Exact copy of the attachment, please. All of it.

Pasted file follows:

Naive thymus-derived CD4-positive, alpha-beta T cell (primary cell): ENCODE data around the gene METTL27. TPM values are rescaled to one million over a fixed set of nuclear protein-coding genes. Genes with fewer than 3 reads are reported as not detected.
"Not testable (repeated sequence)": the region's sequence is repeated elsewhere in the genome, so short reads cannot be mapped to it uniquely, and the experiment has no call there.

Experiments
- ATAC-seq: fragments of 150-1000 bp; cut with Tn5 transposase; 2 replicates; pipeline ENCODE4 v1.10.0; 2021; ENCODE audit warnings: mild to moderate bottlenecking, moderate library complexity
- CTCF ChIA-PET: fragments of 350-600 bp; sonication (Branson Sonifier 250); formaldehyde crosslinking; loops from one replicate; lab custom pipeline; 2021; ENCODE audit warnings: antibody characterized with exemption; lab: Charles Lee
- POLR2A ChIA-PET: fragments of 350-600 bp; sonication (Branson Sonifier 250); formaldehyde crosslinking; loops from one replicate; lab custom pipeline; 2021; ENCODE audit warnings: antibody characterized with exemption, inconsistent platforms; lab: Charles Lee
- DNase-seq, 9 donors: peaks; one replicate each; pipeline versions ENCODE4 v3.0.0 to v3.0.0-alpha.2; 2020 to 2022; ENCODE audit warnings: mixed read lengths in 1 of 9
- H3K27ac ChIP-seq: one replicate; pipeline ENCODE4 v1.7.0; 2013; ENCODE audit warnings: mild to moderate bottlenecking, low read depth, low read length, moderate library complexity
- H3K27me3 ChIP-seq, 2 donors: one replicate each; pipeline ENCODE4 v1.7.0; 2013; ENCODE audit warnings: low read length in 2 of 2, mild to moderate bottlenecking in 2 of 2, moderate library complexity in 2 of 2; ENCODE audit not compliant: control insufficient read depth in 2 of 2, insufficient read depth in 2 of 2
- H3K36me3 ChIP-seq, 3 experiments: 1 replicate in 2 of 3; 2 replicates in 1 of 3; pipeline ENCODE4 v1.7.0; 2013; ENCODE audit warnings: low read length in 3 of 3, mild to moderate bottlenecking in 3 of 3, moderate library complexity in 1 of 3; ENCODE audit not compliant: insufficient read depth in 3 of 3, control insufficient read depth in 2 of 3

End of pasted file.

Naive thymus-derived CD4-positive, alpha-beta T cell (primary cell): ENCODE data around the gene METTL27. TPM values are rescaled to one million over a fixed set of nuclear protein-coding genes. Genes with fewer than 3 reads are reported as not detected.
"Not testable (repeated sequence)": the region's sequence is repeated elsewhere in the genome, so short reads cannot be mapped to it uniquely, and the experiment has no call there.

Experiments
- ATAC-seq: fragments of 150-1000 bp; cut with Tn5 transposase; 2 replicates; pipeline ENCODE4 v1.10.0; 2021; ENCODE audit warnings: mild to moderate bottlenecking, moderate library complexity
- CTCF ChIA-PET: fragments of 350-600 bp; sonication (Branson Sonifier 250); formaldehyde crosslinking; loops from one replicate; lab custom pipeline; 2021; ENCODE audit warnings: antibody characterized with exemption; lab: Charles Lee
- POLR2A ChIA-PET: fragments of 350-600 bp; sonication (Branson Sonifier 250); formaldehyde crosslinking; loops from one replicate; lab custom pipeline; 2021; ENCODE audit warnings: antibody characterized with exemption, inconsistent platforms; lab: Charles Lee
- DNase-seq, 9 donors: peaks; one replicate each; pipeline versions ENCODE4 v3.0.0 to v3.0.0-alpha.2; 2020 to 2022; ENCODE audit warnings: mixed read lengths in 1 of 9
- H3K27ac ChIP-seq: one replicate; pipeline ENCODE4 v1.7.0; 2013; ENCODE audit warnings: mild to moderate bottlenecking, low read depth, low read length, moderate library complexity
- H3K27me3 ChIP-seq, 2 donors: one replicate each; pipeline ENCODE4 v1.7.0; 2013; ENCODE audit warnings: low read length in 2 of 2, mild to moderate bottlenecking in 2 of 2, moderate library complexity in 2 of 2; ENCODE audit not compliant: control insufficient read depth in 2 of 2, insufficient read depth in 2 of 2
- H3K36me3 ChIP-seq, 3 experiments: 1 replicate in 2 of 3; 2 replicates in 1 of 3; pipeline ENCODE4 v1.7.0; 2013; ENCODE audit warnings: low read length in 3 of 3, mild to moderate bottlenecking in 3 of 3, moderate library complexity in 1 of 3; ENCODE audit not compliant: insufficient read depth in 3 of 3, control insufficient read depth in 2 of 3